“The world is turning increasingly anti-Christian and a more rigid pope may have quickened this shift.” With respect, this suggests that appeasement of the enemy is a more effective weapon than holding firm and counterattacking when necessary. The majority of western leaders are practising the same folly towards Islam and losing the battle big time. Trump is showing them all how it’s done.

    • PT says:

      John Paul II (now St John Paul II) was of the caliber of Reagan, Thatcher and his heroic countryman, Lech Wallenca. He also had the Queen’s commitment to duty. Which is why he remained in the saddle – it wasn’t a “job” but a calling, a lifelong burden! He, with the first three, brought down the evil of communism (which Francis’s “liberation theology” makes excuses for). They did it because a) they believed it to be wrong, and said so, and b) outlined an alternative. The former Pope was true to the ancient message of the Church, even as he sought to reunite it (remember his visit to Cantebury Cathederal – the then Archbishop recognised him as the Senior Bishop, but women’s ordination in America and elsewhere ended any reunification). Is the present Pope of the same caliber as John Paul II? Perhaps it’s too much to ask!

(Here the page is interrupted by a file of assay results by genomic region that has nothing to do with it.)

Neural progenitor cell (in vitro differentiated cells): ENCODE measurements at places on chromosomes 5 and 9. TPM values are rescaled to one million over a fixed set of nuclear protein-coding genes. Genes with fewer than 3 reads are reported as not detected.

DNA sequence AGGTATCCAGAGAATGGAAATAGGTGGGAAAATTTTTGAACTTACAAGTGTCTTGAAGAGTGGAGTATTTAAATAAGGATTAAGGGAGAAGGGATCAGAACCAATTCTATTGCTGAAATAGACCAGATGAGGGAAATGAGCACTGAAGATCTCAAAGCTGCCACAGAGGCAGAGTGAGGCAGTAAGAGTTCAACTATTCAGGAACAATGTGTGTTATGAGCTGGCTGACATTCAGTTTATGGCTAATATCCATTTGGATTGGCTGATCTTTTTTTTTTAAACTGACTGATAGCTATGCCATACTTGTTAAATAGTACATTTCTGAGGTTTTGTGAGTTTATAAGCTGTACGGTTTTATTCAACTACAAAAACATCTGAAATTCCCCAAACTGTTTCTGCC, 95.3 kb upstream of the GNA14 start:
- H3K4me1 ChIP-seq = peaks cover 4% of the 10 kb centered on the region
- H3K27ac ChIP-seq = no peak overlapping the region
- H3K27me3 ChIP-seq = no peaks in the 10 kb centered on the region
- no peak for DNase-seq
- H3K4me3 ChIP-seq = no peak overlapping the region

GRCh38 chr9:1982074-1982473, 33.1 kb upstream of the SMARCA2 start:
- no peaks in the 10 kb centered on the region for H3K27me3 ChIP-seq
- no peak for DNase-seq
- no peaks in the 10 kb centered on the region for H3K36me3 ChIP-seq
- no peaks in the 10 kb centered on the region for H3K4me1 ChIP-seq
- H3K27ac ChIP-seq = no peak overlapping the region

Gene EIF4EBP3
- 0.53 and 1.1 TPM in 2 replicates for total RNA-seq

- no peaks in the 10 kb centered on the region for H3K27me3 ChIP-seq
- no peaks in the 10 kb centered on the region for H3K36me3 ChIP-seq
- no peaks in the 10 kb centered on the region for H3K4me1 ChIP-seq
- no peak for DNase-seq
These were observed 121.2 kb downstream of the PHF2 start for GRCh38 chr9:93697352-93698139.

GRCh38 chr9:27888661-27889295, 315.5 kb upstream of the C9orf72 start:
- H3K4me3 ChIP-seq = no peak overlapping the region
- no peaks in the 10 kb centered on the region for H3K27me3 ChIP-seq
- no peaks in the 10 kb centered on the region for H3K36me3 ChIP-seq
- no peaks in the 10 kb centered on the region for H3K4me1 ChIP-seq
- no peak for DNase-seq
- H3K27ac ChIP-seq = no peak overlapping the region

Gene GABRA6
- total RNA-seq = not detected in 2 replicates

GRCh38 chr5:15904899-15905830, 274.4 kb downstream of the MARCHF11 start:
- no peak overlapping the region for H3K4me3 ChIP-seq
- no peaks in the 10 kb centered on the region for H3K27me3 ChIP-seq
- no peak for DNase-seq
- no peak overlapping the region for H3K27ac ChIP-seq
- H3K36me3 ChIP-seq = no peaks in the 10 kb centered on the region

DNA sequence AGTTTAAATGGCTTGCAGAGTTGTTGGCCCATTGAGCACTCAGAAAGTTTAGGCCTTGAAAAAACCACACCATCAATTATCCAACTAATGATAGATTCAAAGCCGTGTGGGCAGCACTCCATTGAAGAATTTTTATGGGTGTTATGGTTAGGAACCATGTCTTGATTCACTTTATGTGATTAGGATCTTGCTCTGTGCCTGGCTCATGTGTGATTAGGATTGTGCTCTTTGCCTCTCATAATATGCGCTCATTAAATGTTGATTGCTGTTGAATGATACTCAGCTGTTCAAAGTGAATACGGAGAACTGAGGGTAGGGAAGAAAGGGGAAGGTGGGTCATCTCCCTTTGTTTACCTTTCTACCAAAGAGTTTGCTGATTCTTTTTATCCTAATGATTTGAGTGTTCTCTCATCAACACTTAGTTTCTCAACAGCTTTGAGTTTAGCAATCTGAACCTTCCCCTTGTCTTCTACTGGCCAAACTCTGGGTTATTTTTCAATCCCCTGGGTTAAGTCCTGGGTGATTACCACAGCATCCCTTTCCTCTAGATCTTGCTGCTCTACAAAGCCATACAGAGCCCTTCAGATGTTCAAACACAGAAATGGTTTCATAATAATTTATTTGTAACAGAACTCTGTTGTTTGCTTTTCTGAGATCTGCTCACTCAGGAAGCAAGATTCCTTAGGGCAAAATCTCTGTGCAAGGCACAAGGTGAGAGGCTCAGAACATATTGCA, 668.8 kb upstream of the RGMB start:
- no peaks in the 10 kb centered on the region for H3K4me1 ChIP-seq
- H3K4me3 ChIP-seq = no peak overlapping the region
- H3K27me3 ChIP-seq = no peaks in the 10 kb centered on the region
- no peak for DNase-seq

• kingkate@hotmail.com says:

        Mmmm I am not quite sure that St John Paul II would be all that comfortable being compared to Reagan. On communism yes they were on the same track. But on economics the two are very much opposed. St John Paul II is similar to Pope Francis in terms of social justice ie world aid, globalisation, capitalist greed etc. St John Paul II was scathing of wealthy Western economies which did not and still does not share its wealth with the Third World.

    • Warty says:

      Just in relation to your comment about a ‘rigid Pope’. In these times . . . echoing the words of the one who sits upon the shoulder, whispering in your ear, is indeed dancing with the devil. I may sound just a tad old fashioned, speaking in biblical metaphor, but one still has to adhere to one’s principles; find a way of conveying them more lucidly, even in a more modern idiom, if necessary, but not to compromise on one’s stance. If you look at what is happening to the church in Sweden, then you’ll see total capitulation in play.

      • kingkate@hotmail.com says: